Argentina court convicts former military officials of 'Dirty War' crimes

[JURIST] A court in Argentina on Tuesday convicted eight formal officials for human rights abuses committed during the 1976-83 Dirty War [GlobalSecurity backgrounder]. The seven former army officers and a former police official were tried in connection with the kidnapping, torture and disappearances of a group of leftist guerrillas. Three defendants, including former Army chief Cristino Nicolaides, now 80, were sentenced to 25 years in prison, while the remaining defendants received sentences ranging from 20 to 23 years.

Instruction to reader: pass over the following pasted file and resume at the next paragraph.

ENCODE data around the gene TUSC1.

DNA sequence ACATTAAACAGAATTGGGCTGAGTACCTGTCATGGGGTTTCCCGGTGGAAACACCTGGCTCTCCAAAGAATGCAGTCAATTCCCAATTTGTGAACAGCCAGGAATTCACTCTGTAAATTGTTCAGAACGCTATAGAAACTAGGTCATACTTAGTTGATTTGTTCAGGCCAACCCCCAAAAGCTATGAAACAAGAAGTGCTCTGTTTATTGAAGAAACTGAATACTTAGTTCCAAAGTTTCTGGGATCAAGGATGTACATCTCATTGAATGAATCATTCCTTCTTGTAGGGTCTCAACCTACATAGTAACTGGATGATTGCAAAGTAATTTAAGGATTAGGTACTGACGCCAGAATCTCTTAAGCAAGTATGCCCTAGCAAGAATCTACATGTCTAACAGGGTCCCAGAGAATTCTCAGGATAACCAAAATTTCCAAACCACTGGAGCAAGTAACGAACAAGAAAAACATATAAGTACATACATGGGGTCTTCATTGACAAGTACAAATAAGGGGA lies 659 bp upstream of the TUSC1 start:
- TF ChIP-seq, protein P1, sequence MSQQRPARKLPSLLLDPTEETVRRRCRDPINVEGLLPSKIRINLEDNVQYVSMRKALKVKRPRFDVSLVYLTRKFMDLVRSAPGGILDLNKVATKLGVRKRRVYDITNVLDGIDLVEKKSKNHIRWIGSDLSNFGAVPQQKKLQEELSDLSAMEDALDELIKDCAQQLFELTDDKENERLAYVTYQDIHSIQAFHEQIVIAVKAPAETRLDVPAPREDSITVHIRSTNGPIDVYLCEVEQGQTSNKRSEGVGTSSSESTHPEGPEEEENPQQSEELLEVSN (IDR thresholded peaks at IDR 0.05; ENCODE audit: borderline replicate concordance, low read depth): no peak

In 2005, the Argentinean Supreme Court struck down amnesty laws [JURIST report] adopted in the 1980s, prompting the government to reopen hundreds of human rights cases, though only a handful of those who played a role in crimes during the Dirty War have faced trial thus far. In October, former military chaplain and Catholic priest Christian von Wernich was convicted of crimes against humanity, and former police officials Miguel Etchecolatz [JURIST reports] and Julio Simon were convicted last year. Hector Febres, a former director of the detention center at the Navy Mechanics School [BBC backgrounder], was on trial, but was found dead [JURIST reports] in his military jail cell earlier this month. Former president Reynaldo Bignone [JURIST report] also faces charges. In April, a federal court revoked the pardons [JURIST report] of Jorge Videla and Emilio Eduardo Massera [Trial Watch profiles], and Ricardo Miguel Cavallo [JURIST news archive] faces charges in Spain. AP has more.



 

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